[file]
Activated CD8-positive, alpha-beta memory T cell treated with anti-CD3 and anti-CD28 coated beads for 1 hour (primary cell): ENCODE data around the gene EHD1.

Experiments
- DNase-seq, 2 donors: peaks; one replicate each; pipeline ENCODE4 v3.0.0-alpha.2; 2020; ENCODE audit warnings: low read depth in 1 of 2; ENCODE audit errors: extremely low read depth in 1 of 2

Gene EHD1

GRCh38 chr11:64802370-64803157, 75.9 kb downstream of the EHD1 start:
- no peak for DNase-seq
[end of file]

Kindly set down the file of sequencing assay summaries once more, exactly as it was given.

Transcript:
Activated CD8-positive, alpha-beta memory T cell treated with anti-CD3 and anti-CD28 coated beads for 1 hour (primary cell): ENCODE data around the gene EHD1.

Experiments
- DNase-seq, 2 donors: peaks; one replicate each; pipeline ENCODE4 v3.0.0-alpha.2; 2020; ENCODE audit warnings: low read depth in 1 of 2; ENCODE audit errors: extremely low read depth in 1 of 2

Gene EHD1

GRCh38 chr11:64802370-64803157, 75.9 kb downstream of the EHD1 start:
- no peak for DNase-seq